Iranian news services are calling the incident that disrupted fuel distribution in that country as an Israeli cyberattack. Asharq al-Awsat reports that officials intend to release results of their investigation within a few days. In the meantime Tehran has retaliated by doxing Israeli Defense Minister Benny Ganz and a number of Israeli soldiers. The Jerusalem Post says the doxing was accomplished by a threat actor calling itself "Moses Staff' (sic), and the Tehran Times suggests that more will be heard from Moses Staff as tension between Israel and Iran rises. Haaretz reports that Moses Staff has obtained Israeli troop deployment information.
Morphisec has released research into a new ransomware strain they're calling "Decaf." It's noteworthy for its use of the Go language, increasingly popular among cybercriminals. (Babuk, Hive, and HelloKitty are other ransomware tools written in Golang.) Decaf appeared in September and its development has continued into this month.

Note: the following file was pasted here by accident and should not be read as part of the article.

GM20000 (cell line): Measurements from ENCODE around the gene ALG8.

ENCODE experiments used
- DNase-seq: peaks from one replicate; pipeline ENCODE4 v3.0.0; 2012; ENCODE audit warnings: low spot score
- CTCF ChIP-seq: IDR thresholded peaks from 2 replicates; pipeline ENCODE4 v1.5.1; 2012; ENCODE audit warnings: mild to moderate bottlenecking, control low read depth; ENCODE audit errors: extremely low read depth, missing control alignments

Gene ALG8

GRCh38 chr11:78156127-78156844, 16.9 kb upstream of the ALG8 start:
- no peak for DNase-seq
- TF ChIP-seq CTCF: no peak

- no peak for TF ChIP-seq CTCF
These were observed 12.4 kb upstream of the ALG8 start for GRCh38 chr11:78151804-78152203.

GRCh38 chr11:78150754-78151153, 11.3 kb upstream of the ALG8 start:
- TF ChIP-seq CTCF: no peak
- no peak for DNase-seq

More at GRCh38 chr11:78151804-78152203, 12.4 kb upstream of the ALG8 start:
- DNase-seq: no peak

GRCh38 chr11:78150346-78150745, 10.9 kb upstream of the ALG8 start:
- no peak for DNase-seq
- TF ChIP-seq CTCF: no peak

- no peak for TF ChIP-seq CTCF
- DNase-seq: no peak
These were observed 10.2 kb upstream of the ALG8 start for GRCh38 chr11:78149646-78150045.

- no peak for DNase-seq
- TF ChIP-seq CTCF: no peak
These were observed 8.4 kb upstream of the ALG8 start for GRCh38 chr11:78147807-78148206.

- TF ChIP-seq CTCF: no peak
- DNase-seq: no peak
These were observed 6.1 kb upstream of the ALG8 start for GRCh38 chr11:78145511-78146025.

Proofpoint has identified a new criminal threat actor, tracked as TA2722, that impersonates agencies of the Philippine government in phishing operations designed to distribute Remcos and Nanocore remote-access Trojans. TA2722 targets shipping, logistics, manufacturing, business services, pharmaceutical companies, and energy providers. Victims have been found in North America, Europe, and Southeast Asia. ZDNet points out that the target selection poses a risk to already stressed supply chains.
The Green Bay Press Gazette reports that Schreiber Foods has recovered sufficiently from the ransomware attack it sustained to resume plant operations.
CISA has issued a fresh set of industrial control system security advisories.